‘Vasectomy Mayhem’ Trademark Draws Complaint From N.C.A.A.
The N.C.A.A. has filed a complaint against a urology practice in Virginia that trademarked the phrase “Vasectomy Mayhem,” which the athletic association said was “confusingly similar” to March Madness, its basketball tournament brand.
The college athletic association accused the practice, Virginia Urology in Richmond, Va., of trying to affiliate its brand with the popular March Madness tournament, according to a complaint filed to the U.S. Patent and Trademark Office’s appeal board.
In its complaint, the N.C.A.A. said its concerns were the “likelihood of confusion” and “dilution by blurring” of its brand. The complaint was filed last month, but gained national attention from news outlets like NBC this week, ahead of the men’s college basketball tournament. The N.C.A.A. and Virginia Urology also disputed a vasectomy-related trademark in 2016.
“The N.C.A.A. objects to other businesses associating themselves with their tournament when they are not one of our corporate champions or partners,” Douglas Masters, the Chicago-based lawyer representing the N.C.A.A., said in an interview.
“We want the public to understand that those who market themselves in connection with the tournament are businesses who support the mission of the N.C.A.A. and the athletes that it serves,” he added.
The petition stated that the N.C.A.A. “believes it has been and will continue to be damaged by the registration for the mark ‘Vasectomy Mayhem.’”
The urology practice defended its trademark, saying in a statement that while it could not comment “on the specifics of a legal issue,” it believed that the trademark was not a source of confusion.
The March Madness brand became associated with the N.C.A.A. in the early 1980s, Mr. Masters said. This year, the men’s tournament of 68 teams returns on Thursday, with the final four games scheduled for April 3 and April 5 in Indiana. The women’s tournament of 64 teams will begin in San Antonio on March 21.
The association also has marketing rights over March Madness and other iterations including March Mayhem and Midnight Madness, Mr. Masters said.
The N.C.A.A.’s petition cited various ads used by the urology firm that suggest that the men’s college basketball tournament was a good time to get a vasectomy so that patients can watch the games as they recover from the procedure, which cuts and seals the tubes that carry sperm and blocks the transfer of sperm to the ejaculate.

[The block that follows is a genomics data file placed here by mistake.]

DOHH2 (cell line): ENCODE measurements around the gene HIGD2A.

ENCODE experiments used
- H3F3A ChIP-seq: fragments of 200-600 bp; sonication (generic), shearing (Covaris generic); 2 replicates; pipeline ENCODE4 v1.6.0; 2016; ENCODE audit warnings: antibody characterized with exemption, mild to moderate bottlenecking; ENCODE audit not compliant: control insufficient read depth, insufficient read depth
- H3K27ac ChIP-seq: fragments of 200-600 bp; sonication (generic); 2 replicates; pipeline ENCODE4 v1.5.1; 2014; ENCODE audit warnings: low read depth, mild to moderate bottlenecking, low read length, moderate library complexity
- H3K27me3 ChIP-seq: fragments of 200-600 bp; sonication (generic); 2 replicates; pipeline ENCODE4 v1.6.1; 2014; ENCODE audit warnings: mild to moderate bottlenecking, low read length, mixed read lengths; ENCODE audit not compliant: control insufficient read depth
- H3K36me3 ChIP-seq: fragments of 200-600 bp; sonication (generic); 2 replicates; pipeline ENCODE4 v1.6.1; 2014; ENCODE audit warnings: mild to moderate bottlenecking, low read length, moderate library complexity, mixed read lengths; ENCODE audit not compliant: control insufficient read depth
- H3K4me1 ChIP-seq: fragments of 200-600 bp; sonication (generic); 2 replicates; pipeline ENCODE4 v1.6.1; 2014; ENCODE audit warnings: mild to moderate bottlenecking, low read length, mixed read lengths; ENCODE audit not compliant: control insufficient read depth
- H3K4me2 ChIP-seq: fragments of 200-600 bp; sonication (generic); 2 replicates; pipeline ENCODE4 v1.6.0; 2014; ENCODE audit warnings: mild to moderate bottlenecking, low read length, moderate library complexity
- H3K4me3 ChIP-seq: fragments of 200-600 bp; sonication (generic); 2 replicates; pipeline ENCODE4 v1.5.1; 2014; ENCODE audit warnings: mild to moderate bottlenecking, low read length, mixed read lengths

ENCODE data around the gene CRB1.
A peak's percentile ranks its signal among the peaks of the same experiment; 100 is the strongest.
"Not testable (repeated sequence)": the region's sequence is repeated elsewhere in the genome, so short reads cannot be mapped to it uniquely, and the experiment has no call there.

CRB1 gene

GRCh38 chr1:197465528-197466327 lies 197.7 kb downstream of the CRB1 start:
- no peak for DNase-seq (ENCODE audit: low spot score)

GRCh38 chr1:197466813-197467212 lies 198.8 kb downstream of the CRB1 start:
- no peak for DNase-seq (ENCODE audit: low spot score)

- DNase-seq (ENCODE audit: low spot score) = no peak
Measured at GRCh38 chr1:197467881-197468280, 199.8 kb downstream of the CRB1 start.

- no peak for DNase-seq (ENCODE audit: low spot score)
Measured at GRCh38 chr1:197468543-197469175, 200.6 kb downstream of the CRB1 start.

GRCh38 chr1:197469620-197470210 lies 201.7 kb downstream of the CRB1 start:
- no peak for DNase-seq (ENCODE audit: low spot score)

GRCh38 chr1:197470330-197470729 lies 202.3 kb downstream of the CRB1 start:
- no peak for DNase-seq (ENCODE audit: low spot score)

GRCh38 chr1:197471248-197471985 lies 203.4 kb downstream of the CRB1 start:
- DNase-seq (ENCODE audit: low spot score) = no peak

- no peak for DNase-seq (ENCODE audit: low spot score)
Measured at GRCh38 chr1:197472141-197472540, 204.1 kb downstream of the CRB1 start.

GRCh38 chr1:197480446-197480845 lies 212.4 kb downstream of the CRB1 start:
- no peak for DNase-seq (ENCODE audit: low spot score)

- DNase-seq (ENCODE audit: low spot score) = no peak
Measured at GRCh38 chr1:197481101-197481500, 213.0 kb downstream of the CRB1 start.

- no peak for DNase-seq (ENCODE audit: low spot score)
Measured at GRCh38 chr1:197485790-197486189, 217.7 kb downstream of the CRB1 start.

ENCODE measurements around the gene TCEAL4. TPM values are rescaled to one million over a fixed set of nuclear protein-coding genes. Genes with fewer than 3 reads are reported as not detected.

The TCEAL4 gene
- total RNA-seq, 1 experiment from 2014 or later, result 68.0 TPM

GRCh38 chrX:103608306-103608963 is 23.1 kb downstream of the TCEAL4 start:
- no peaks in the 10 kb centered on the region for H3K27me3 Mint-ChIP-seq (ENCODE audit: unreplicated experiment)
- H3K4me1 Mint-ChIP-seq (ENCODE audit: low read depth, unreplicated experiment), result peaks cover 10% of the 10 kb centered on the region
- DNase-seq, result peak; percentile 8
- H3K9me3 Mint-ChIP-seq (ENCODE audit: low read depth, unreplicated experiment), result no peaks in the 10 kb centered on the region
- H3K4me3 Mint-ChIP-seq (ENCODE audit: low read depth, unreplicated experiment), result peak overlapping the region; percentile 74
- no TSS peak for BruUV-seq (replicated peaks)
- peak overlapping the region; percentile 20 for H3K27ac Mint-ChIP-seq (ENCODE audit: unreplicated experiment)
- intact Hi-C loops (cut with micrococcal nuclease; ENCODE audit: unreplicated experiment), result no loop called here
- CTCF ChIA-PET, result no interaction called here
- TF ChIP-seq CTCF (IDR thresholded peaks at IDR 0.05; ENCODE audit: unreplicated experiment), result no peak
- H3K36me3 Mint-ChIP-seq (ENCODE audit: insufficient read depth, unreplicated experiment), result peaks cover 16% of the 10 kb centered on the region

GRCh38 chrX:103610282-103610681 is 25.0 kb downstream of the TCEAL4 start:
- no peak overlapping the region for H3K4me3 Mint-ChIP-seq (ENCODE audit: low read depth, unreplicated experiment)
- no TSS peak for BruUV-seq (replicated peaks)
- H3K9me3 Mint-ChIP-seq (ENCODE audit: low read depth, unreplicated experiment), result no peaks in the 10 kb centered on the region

In one ad, a urologist dribbles a basketball and says: “Hey guys, looking for a reason to sit on the couch and watch the games this weekend? We can help with that.” A pregnant doctor appears, grabs the basketball, and says: “And your wife will totally be on board with it. We promise.”
The patent office granted the medical practice the use of “Vasectomy Mayhem” on Sept. 1.
In its statement, Virginia Urology said that it believed that its trademark was “properly registered.”
“We’re a physician practice and don’t think anyone has confused our vasectomy services with any other organization,” the statement said. “We are disappointed with this costly and unnecessary legal challenge, but our focus remains on caring for our patients and community.”
Mr. Masters said the N.C.A.A. was waiting for the appeal board to respond to its complaint. A decision may arrive next week.
“Every late February and starting in March, there are these folks that try to benefit from the notoriety of March Madness and this is an example,” said Robert Thornburg, a patent lawyer at Allen, Dyer, Doppelt and Gilchrist, a Florida trademark and patent firm.
Mr. Thornburg, who is not involved in the dispute, said that the N.C.A.A. had a case with its complaint, and a track record of success. The association “does a phenomenal job of putting people on notice,” he said. “They are very good at brand protection.”
The dispute is similar to the first time that the N.C.A.A. challenged the medical practice. In 2016, the N.C.A.A. complained that the urology firm used “Vasectomy Madness” in basketball-themed advertising. Mr. Masters said the case was settled with the rights assigned to the N.C.A.A.
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